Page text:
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Maven Archetypes, eclipse and hibernate

Adam Johansson

Joined: May 31, 2011
Posts: 3


I've decided it was time for me to learn how to use databases with java.
Hibernate seemed to be very useful although I get somewhat stuck when trying to
add the necessary dependencies. I'm trying to follow this tutorial:


which tells me that if I use MyEclipse, I only need to right-click to project to get the hibernate capabilities.
I only have regular eclipse though...

So, I thought using maven I could easily get everything i need, alas i only find archetypes like
hibernate-validator and hibernate-search which doesn't seem to
be what I'm looking for. I also tried adding dependencies manually through maven
(Right-click project -> Maven -> Add Dependency) but I seem to find packages with the same name but different
groupID, leaving me utterly confused as to which for example antlr package to add.

Perhaps leaning eclipse and maven separately is a better idea than to start directly with hibernate?
(Although I would actually want to start with hibernate+wicket).
Jesper de Jong
Java Cowboy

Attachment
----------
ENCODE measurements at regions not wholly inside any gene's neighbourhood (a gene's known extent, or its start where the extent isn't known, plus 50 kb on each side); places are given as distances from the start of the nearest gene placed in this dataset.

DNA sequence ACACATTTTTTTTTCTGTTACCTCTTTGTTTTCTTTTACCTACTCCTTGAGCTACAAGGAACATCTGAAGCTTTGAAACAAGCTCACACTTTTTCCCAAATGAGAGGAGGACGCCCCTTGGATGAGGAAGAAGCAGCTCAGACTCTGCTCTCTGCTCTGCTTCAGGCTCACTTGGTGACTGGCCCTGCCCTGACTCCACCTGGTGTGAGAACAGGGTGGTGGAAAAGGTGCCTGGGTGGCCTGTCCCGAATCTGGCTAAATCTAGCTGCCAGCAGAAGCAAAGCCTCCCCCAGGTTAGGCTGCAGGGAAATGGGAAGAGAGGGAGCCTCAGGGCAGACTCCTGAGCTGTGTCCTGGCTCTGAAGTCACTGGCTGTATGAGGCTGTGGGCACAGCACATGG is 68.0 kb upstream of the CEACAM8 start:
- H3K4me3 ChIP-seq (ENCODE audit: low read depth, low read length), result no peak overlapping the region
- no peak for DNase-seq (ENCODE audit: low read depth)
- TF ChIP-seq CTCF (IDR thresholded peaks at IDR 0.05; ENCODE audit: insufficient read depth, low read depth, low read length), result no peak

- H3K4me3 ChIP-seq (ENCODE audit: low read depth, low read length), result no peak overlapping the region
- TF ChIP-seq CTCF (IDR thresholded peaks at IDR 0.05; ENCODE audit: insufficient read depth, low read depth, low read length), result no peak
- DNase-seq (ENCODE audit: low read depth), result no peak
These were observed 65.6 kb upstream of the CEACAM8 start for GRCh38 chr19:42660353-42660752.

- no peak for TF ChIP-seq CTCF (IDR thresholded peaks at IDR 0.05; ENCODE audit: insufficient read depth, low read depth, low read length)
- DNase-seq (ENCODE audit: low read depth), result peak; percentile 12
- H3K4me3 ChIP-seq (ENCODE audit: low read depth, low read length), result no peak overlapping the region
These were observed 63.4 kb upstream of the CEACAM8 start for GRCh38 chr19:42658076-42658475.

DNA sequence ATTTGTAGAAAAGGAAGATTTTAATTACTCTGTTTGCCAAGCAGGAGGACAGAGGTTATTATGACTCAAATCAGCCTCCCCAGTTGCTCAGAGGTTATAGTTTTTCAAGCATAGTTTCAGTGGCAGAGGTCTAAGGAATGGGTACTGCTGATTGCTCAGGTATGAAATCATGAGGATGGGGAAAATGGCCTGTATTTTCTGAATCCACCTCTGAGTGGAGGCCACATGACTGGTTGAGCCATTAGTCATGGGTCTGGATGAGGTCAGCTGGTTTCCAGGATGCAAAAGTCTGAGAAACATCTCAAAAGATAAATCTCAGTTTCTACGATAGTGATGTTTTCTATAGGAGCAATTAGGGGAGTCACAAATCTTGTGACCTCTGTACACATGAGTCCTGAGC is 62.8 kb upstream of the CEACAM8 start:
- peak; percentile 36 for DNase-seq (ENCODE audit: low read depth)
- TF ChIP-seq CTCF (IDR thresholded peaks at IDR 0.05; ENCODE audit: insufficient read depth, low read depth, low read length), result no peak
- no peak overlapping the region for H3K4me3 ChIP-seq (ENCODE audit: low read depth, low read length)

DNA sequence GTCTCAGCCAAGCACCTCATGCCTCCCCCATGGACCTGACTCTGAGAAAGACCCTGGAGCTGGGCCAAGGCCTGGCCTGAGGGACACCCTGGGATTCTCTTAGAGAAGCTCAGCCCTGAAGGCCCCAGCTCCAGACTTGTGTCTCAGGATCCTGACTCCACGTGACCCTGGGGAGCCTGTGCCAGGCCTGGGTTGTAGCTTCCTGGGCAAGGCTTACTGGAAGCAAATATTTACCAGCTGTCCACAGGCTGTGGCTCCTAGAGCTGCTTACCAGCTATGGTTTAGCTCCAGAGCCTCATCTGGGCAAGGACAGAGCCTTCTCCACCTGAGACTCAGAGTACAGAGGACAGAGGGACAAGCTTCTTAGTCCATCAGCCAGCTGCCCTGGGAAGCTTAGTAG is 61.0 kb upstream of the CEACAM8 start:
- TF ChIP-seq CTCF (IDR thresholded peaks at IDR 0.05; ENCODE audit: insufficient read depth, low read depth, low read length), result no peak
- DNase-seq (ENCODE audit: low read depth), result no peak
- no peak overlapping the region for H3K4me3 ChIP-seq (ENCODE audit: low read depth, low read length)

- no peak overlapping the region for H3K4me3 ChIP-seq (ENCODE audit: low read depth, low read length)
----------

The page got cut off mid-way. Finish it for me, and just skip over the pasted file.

Saloon Keeper

Joined: Aug 16, 2005
Posts: 15041

Welcome to the Ranch!

Yes, I think learning Eclipse and Maven and Hibernate at the same time can be a bit daunting. I think it would be best to first learn a bit about Maven, just running it from the command line, and when you understand that try to use it from an IDE such as Eclipse.

I used to be reluctant to use Maven because I worried that I'd lose track of the dependencies of my project myself, but after using it for a while I think it's very convenient. To use Maven, you setup your project with a standard directory structure, and you create a file named pom.xml that contains information about your project: the project name, version etc. and its dependencies. When you run Maven to build your project, it will automatically download the necessary libraries and compile your code with them. Note that you don't really need to use the specific archetype for a project that uses Hibernate; you can also just generate a simple Java project and add the Hibernate dependency yourself in pom.xml. An archetype is just a template for a project with some specific dependencies etc. already set up, but you can just as well add those dependencies yourself if there's no archetype that already includes them.

See this Maven in 5 minutes tutorial for a hands-on introduction.

If you don't have MyEclipse, you can get the m2eclipse plug-in for regular Eclipse to get Maven support in Eclipse.

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Adam Johansson

Joined: May 31, 2011
Posts: 3

Thank you Jesper!

I will follow your advice!
It is sorta covered in the JavaRanch Style Guide.
subject: Maven Archetypes, eclipse and hibernate
jQuery in Action, 3rd edition